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Friday, 11 August, 2000, 12:58 GMT 13:58 UK
French Concordes stay grounded
Air France Concorde, on fire during take-off
The Air France Concorde was on fire during take-off
Air France Concordes are to remain grounded following last month's crash outside Paris.

The French Transport Ministry said uncertainties still remained about the exact sequence of events leading to the disaster, in which 113 people died.

"In these conditions, the ministry... maintains the suspension of Concorde flights," a statement said, following a meeting of aviation experts.

On Thursday, the French Accident Investigation Bureau (BEA) said a 40cm strip of metal lying on the runway where the aircraft took off was probably responsible for the crash on 25 July.

It said that the most likely scenario was that the metal strip punctured one of the jet's tyres, and pieces of the tyre pierced the fuel tank.

Friday's ministry statement said: "Even if the origin of the destruction of the tyre seems to have been outlined, some uncertainties remain about the chronology of the events and the links between them, as well as about some particular and specific elements such as the source and the importance of the fire."

The supersonic aircraft crashed into a hotel in the town of Gonesse shortly afterwards killing all 109 people on board and four on the ground.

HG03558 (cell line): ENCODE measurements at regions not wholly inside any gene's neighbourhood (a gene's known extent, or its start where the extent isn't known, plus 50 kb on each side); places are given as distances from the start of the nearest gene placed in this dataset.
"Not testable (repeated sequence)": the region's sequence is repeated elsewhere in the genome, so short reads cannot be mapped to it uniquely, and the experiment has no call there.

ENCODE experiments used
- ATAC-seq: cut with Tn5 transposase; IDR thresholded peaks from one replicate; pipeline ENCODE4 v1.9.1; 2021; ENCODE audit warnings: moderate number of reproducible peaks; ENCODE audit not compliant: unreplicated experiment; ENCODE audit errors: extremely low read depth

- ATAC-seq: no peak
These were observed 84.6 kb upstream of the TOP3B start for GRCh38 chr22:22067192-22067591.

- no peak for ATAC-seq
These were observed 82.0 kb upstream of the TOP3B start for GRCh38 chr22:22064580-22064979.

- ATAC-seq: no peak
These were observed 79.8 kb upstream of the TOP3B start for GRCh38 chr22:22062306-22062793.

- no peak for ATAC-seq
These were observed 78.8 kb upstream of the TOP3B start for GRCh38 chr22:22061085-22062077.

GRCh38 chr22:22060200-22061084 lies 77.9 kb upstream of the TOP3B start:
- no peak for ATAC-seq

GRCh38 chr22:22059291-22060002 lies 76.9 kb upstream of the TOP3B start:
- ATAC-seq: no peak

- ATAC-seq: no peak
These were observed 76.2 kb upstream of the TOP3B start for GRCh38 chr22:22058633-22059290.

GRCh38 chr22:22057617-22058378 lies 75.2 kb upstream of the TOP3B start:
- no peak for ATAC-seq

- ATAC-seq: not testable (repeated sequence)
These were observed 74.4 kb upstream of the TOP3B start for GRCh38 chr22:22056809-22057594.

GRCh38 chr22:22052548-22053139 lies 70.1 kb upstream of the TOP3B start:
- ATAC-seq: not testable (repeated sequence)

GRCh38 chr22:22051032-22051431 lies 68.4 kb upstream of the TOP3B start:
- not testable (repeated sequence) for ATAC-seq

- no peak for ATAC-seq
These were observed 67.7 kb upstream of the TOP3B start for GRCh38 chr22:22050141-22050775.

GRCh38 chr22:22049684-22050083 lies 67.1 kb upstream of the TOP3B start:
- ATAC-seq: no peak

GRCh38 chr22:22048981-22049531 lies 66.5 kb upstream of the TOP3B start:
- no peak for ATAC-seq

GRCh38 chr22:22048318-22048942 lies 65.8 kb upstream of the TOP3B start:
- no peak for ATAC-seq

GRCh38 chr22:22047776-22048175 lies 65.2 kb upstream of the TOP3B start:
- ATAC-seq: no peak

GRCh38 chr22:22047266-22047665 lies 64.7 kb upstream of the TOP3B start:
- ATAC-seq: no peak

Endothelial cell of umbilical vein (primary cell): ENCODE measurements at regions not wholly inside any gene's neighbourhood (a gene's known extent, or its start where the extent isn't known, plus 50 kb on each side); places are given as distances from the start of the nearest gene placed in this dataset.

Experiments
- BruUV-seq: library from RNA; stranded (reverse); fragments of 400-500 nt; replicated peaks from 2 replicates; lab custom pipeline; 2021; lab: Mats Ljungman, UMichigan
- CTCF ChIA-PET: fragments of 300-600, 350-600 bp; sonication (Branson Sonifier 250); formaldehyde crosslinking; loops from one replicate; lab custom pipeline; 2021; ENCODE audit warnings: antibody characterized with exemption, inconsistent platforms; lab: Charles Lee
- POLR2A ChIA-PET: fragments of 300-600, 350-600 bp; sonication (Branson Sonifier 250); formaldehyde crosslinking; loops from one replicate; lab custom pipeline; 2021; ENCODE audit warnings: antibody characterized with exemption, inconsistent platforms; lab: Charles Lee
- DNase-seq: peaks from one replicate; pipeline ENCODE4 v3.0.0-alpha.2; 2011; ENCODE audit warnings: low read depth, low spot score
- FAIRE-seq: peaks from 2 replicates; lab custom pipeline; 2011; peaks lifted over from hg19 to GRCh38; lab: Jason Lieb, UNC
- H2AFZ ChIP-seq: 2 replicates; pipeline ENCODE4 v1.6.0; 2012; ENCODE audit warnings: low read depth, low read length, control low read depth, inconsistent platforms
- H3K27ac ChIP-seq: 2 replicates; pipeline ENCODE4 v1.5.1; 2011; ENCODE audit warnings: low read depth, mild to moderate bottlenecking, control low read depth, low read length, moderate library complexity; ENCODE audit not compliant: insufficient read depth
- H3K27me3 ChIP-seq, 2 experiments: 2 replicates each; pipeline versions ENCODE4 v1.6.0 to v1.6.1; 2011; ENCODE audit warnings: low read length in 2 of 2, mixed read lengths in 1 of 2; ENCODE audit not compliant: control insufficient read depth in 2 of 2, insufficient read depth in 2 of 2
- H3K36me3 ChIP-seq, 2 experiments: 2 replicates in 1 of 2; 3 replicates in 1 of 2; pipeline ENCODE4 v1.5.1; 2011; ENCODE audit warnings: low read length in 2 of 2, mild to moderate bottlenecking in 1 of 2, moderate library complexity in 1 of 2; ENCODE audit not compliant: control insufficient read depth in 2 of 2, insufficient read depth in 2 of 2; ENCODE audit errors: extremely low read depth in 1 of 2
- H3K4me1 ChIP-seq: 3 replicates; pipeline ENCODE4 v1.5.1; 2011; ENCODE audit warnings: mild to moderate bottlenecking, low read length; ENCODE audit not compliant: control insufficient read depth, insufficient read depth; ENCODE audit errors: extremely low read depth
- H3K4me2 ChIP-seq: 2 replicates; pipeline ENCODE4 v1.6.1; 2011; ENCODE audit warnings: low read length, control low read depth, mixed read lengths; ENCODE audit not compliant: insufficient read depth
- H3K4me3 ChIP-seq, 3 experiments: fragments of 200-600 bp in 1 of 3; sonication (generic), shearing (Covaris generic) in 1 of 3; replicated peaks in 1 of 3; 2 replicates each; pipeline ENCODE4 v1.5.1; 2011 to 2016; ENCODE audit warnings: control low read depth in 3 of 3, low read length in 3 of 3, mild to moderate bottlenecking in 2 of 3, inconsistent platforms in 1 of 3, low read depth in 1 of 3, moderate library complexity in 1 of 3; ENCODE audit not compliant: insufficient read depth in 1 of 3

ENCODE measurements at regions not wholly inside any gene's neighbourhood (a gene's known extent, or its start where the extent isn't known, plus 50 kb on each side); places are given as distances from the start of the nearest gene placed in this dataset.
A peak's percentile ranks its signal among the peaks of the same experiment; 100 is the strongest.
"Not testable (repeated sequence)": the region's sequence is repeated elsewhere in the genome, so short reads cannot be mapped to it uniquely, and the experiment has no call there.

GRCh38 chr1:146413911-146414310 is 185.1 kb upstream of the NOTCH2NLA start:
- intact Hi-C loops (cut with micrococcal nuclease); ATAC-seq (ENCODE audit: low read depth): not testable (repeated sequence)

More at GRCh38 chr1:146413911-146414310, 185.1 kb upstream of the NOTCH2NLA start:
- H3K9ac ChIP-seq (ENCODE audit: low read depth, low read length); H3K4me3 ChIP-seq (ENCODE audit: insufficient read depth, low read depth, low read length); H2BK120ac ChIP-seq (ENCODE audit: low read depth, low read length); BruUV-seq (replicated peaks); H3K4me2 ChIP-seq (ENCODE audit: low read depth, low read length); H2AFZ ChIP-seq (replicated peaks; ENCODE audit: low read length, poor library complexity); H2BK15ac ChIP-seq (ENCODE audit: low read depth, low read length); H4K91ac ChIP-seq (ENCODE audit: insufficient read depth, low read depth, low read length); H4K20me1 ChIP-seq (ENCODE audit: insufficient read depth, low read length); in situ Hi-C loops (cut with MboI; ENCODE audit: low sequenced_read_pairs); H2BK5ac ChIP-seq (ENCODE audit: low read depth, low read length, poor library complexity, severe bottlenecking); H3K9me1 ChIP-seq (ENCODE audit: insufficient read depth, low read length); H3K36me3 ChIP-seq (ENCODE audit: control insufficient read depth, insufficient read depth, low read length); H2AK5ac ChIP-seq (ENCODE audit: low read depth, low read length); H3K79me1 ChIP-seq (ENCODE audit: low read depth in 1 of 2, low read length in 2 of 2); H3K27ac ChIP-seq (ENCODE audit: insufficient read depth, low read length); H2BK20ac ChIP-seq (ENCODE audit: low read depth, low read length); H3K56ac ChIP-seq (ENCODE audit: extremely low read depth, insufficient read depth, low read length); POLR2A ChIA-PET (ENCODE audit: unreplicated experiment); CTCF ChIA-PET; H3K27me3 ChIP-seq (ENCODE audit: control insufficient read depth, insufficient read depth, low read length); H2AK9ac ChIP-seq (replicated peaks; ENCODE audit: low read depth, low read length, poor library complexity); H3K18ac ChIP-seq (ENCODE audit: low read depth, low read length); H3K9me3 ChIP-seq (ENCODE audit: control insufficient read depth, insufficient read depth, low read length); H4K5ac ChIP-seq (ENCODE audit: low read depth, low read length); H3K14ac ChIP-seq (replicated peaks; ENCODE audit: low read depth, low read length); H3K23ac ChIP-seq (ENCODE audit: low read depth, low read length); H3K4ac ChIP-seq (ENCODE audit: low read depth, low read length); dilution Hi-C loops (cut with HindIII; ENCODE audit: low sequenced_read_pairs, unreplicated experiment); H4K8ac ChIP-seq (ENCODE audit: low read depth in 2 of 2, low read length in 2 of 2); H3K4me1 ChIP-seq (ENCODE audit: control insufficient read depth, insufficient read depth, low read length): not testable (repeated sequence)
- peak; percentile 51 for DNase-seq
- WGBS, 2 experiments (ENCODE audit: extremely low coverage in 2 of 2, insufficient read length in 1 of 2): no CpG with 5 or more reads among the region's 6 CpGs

Air France's five remaining jets have been grounded since then, although British Airways resumed its Concorde flights the day after the crash.

The ministry's statement said Transport Minister Jean-Claude Gayssot hoped to liaise with UK transport officials over taking safety measures.

It did not say what kind of measures were envisaged.

The Mayor of Gonesse, Jean-Pierre Blazy, praised the decision to keep the ban, saying new safety procedures should be put in place before the Concorde is allowed to fly again.

Investigators have disclosed no details about the metal strip which is thought to have caused the tragedy, apart from its length.

Originally they thought it was a stray piece on the runway, but a BEA spokeswoman said on Thursday that although it "probably" did not come off the doomed jet, experts were still not sure.

The BEA's preliminary report on the crash is due at the end of August.

At Friday's meeting at the Transport Ministry the evidence gathered so far was reviewed by representatives of the BEA, the French civil aviation authority, Air France, the airports authority, and the commission of inquiry into the disaster.

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See also:

04 Aug 00 | Europe
Fresh clue to Concorde crash
03 Aug 00 | Europe
Concorde flight ban remains
09 Aug 00 | Sci/Tech
Concorde tests found 'engine risks'
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